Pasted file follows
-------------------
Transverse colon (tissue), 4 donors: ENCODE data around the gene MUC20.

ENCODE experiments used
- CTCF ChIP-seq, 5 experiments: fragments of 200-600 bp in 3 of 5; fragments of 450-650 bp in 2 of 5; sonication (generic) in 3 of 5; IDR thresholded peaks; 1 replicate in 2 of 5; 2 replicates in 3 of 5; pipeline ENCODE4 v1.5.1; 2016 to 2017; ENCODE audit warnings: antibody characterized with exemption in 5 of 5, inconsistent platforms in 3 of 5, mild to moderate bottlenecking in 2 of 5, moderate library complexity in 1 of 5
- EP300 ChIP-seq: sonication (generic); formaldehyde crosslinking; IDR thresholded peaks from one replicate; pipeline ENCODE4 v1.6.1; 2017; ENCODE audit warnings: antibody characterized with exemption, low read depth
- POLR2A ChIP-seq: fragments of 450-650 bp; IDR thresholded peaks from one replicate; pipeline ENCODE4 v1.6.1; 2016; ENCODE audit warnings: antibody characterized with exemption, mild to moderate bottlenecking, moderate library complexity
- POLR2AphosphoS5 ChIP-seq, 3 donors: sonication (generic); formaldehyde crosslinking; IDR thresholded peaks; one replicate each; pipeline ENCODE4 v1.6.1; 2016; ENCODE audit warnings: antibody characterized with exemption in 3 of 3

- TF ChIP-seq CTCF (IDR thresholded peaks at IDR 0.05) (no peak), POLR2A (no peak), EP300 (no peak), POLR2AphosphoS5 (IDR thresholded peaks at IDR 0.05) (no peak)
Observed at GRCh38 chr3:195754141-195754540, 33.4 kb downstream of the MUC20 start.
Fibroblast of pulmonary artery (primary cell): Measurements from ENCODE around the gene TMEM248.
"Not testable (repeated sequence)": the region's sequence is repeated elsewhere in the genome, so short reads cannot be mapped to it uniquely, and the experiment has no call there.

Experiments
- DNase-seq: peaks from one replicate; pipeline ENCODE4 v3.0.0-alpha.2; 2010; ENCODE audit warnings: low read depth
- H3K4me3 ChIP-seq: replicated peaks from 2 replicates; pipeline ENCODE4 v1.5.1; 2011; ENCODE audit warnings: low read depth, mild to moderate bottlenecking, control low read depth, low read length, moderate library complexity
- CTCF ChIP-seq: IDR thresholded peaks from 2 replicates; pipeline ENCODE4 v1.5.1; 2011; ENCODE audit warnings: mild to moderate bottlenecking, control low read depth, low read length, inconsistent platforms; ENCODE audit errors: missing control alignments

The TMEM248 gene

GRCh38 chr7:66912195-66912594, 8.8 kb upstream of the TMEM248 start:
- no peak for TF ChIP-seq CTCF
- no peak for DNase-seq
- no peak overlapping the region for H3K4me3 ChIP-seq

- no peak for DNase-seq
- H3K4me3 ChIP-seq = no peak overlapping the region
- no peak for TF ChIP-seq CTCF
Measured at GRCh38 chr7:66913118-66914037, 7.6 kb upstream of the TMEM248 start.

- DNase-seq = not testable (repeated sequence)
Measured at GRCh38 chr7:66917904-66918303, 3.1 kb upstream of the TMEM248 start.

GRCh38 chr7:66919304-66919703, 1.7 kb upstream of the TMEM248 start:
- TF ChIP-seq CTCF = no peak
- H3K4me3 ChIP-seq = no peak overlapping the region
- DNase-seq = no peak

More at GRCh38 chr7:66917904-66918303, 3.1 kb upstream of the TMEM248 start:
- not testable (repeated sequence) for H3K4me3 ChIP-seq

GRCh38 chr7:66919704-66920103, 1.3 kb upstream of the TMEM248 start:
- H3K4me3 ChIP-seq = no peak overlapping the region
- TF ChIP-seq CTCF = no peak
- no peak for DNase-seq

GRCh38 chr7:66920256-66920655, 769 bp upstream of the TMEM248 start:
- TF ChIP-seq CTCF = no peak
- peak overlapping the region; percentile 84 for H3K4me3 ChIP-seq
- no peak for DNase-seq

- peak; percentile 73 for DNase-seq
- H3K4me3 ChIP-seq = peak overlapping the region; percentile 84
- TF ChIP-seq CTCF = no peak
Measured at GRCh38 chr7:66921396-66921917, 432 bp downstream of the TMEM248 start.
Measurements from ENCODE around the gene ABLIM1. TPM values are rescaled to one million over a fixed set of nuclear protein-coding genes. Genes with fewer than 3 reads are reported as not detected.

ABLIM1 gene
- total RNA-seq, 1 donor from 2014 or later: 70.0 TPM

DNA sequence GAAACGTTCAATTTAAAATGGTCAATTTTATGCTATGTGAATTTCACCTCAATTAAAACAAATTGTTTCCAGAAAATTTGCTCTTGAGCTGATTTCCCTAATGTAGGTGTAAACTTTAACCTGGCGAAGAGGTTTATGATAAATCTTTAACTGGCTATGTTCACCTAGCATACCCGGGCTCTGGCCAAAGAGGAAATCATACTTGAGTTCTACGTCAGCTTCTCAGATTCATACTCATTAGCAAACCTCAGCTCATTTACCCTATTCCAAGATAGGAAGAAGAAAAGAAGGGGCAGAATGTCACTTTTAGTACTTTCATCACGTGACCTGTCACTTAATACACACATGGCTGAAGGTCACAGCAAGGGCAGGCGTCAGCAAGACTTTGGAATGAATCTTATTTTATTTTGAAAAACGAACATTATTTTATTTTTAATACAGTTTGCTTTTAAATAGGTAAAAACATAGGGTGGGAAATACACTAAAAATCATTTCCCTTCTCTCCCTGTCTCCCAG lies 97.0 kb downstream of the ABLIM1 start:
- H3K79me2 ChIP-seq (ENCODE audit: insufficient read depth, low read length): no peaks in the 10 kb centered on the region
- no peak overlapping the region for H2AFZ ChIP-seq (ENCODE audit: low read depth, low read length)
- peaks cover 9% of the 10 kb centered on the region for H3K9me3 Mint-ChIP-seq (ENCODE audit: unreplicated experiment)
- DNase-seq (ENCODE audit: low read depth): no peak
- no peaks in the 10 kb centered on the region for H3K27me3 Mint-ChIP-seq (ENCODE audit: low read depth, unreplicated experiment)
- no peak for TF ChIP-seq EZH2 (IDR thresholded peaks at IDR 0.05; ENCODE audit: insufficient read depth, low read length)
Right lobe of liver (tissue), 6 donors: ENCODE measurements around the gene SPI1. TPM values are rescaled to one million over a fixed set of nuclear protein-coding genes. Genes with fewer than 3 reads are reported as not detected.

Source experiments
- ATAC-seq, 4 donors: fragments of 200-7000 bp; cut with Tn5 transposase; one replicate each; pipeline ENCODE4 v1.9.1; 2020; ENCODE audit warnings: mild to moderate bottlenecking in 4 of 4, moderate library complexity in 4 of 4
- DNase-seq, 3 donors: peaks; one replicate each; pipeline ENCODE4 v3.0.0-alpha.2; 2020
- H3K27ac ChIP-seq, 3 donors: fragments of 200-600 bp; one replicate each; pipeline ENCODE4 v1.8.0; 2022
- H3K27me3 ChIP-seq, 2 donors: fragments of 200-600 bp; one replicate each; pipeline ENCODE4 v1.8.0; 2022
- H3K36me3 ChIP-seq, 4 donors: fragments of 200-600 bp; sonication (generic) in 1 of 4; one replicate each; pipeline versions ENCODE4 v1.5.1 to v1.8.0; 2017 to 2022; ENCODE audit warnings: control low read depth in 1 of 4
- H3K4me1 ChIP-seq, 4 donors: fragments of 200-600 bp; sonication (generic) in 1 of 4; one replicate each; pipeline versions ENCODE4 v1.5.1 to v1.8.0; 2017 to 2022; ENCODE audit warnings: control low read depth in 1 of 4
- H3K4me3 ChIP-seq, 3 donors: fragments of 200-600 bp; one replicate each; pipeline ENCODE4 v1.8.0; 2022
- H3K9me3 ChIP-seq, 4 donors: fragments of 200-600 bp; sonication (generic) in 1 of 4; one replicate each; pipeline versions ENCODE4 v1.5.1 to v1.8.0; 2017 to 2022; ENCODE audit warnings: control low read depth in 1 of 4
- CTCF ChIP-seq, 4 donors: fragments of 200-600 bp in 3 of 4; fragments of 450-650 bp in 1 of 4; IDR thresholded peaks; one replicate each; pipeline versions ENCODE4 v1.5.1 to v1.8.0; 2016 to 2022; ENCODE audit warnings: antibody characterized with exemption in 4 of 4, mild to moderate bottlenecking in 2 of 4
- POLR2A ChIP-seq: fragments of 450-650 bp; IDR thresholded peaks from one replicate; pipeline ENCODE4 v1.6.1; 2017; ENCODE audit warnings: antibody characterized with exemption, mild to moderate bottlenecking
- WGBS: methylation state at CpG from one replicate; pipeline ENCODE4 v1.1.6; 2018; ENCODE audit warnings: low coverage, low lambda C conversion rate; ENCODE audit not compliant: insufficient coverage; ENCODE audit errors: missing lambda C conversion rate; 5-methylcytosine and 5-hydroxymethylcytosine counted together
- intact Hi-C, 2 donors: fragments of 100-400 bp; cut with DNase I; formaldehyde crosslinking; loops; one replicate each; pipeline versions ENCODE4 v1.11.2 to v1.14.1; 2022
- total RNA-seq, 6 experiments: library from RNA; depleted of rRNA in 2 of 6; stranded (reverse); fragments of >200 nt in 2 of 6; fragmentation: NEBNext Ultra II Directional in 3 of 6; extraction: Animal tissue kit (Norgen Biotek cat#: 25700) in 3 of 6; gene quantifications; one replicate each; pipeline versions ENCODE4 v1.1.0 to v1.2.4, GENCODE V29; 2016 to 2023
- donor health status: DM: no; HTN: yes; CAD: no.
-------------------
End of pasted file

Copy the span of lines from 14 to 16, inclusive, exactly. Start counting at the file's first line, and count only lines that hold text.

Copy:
- CTCF ChIP-seq: IDR thresholded peaks from 2 replicates; pipeline ENCODE4 v1.5.1; 2011; ENCODE audit warnings: mild to moderate bottlenecking, control low read depth, low read length, inconsistent platforms; ENCODE audit errors: missing control alignments

The TMEM248 gene

GRCh38 chr7:66912195-66912594, 8.8 kb upstream of the TMEM248 start: